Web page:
When false casting a shooting head, just the 30 head is outside the tip-- the "shooting line" the skinny stuff Big Cliff referred to, is coiled at your feet (or in a "shooting basket", and rips out of the guides when you release the shooting head for the cast.

    Shooting head set ups tend to be less accurate than regular fly lines since you can't precisely measure long distances with a lot of line out of the tip, and as Clff mentioned you can't mend the shooting line so they wouldn't be good for long distance dry fly fishing in most cases. And it can be a pain to manage the light thin shooting line, but they are great when repeated long casts are necessary swinging wets on big steelhead rivers for example, or where you might want to have several different density lines floater, intermediate, slow, fast, and extra fast sinkers. You can carry a shooting head wallet with different density heads and swap them out easily using loop to loop connections to the shooting line (rather than carrying 5 different reel or full length 90 foot fly line spools). I'd consider them 'specialty" lines in the sense that they excel for some purposes, but have less all around application. I use them occasionally fishing the surf often blind casting- a situation where you want to hit distances, cut through wind with large flies, minimize false casts and where the fish can be anywhere from as far as you can cast (or further most of the time) to at your feet (so you usually want to fish out every cast, leaving you little line outside the tip for false casting). The heavy shooting head makes it a bit easier to load the rod and fire it out there.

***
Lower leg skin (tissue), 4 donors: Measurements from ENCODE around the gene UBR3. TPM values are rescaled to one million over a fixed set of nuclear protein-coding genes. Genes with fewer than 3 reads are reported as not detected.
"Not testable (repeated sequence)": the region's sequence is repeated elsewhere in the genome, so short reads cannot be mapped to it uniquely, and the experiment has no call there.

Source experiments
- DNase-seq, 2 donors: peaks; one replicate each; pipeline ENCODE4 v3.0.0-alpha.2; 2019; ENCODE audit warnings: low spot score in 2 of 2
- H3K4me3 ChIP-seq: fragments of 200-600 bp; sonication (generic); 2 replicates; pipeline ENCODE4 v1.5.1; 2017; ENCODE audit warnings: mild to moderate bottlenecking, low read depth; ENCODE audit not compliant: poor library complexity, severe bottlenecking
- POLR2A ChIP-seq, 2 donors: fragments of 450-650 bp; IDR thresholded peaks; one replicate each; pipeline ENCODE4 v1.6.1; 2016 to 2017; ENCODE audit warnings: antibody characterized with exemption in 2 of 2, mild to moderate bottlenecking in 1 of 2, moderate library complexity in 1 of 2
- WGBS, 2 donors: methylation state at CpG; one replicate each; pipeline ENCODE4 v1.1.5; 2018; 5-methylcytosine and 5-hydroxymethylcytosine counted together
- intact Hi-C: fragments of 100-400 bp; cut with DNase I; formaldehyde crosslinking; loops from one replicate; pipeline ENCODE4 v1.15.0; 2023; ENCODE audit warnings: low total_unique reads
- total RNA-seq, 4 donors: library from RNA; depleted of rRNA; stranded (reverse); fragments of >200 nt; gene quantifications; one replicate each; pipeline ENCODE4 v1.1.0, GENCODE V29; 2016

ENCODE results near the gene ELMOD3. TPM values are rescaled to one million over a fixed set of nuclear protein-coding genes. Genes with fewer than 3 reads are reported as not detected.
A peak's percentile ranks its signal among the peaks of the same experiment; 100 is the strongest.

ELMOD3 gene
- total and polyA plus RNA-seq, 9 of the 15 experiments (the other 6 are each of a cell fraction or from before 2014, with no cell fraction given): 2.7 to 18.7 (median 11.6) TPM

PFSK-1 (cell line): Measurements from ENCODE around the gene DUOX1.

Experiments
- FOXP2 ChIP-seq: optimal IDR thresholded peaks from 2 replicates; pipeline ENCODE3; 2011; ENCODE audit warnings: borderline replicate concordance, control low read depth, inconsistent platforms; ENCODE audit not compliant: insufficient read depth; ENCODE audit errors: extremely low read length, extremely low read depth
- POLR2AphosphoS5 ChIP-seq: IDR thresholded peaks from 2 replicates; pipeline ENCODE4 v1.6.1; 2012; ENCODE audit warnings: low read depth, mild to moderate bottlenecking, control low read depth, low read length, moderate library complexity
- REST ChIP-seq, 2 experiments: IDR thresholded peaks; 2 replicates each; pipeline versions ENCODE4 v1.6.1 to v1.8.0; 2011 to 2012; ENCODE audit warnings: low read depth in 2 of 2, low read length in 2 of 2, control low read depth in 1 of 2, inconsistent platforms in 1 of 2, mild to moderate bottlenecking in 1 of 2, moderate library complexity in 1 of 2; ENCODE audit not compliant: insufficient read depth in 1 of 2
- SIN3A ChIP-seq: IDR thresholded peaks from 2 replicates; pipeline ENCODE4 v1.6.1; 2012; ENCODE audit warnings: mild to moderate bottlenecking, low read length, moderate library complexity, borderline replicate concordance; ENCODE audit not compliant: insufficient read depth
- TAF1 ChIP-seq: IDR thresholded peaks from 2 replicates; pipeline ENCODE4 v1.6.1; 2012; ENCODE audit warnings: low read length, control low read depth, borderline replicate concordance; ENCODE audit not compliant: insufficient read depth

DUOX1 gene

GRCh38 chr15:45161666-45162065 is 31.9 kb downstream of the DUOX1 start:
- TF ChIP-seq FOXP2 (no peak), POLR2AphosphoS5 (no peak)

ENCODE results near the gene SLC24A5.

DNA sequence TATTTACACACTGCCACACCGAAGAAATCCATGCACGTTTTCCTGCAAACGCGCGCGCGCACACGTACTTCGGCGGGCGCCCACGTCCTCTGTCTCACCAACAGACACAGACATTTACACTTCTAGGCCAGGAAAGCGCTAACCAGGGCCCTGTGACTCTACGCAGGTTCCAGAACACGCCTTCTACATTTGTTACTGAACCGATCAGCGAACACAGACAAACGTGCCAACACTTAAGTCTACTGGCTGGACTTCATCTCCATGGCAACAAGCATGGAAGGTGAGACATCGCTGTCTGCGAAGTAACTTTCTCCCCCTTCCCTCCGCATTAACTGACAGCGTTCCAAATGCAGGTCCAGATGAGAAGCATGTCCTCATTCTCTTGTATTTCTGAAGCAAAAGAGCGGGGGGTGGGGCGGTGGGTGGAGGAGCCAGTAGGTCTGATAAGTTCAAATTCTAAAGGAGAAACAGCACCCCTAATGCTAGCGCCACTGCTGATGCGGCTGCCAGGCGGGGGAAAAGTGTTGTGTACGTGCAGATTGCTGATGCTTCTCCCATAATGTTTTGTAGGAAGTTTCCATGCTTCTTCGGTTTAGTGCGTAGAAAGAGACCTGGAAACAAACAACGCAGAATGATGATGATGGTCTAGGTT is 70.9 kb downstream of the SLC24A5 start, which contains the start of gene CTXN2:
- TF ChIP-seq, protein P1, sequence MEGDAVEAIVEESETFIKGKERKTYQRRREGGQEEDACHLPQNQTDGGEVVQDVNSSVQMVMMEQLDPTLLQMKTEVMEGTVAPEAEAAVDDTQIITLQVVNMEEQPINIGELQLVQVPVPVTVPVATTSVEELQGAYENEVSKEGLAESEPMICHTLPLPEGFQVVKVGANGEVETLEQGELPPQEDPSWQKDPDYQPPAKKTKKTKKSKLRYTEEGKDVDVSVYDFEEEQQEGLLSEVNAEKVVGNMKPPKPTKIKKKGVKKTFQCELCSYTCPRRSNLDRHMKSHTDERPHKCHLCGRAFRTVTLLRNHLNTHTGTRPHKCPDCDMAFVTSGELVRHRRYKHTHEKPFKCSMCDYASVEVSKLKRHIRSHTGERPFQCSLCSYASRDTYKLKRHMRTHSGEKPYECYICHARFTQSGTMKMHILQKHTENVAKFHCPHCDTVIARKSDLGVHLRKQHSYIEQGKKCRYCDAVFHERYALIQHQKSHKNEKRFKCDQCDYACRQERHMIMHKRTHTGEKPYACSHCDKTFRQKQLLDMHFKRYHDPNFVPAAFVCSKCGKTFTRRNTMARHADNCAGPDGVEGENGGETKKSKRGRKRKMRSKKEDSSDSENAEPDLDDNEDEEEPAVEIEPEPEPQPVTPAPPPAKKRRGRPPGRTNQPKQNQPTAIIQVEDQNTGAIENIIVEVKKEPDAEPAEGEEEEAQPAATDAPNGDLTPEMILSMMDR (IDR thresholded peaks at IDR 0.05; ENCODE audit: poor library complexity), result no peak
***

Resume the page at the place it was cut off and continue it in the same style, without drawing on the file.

Hope this answers your question.

    mark

  5. #5
    Join Date
    Jan 2007
    Location
    Central Florida
    Posts
    5,392

    Default Re: Shooting Lines

    Hi axle27,

    If you are fishing a weight forward line and you want to make a long cast you have to aireolize more line. So instead of having just 30' of line in the air you might have 40' or even 50'. So the load on the rod is more than if you are casting with 30' of line out.

    Now if you are casting a shooting head, the head is about 30' and you may have 1' or 2' of running line out of the rod tip. The head is heavier to make up for not having more line out of the tip. When you cast the head you pull out the line so your 30' of line is out the tip. You then have to pull running line off of the spool and pile it ready to be pulled through the guides and out the rod tip. You have to pile the coils from the reel so the line from the guides is on the top. So all you have to do is load the rod with the shooting head and fire. As the shooting head is cast forward it will pull the running line with it.

    The shooting head is a great way to make a long cast quickly.

    Frank

  6. #6

    Default Re: Shooting Lines

    Thanx, guys. You are definately a class act.

    I'm looking forward to next year. I've been reading various pieces concerning Shooting Heads. I might even go with the Airflo Multi-tip and just keep it as my sole line on a 7wt. It would be used for light salt and lakes/big rivers.
    It's not the heat, it's the stupidity.
    What manner of jackassery will I be subjected to today?

  7. #7
    Join Date
    Feb 2005
    Location
    South Texas
    Posts
    4,313

    Default Re: Shooting Lines

    Quote Originally Posted by axle27 View Post
    Sorry, Cliff. My head is a little wooly after the weekend.

    So, it's almost like casting a spinning outfit, right?
    I would say its a bit more like casting a spinning outfit than regular fly casting is, but still much more like fly casting.
    http://sphotos.ak.fbcdn.net/hphotos-..._1276302_n.jpg

    I'd rather hunt fish than bait deer any day.

Posting Permissions

  • You may not post new threads
  • You may not post replies
  • You may not post attachments
  • You may not edit your posts
  •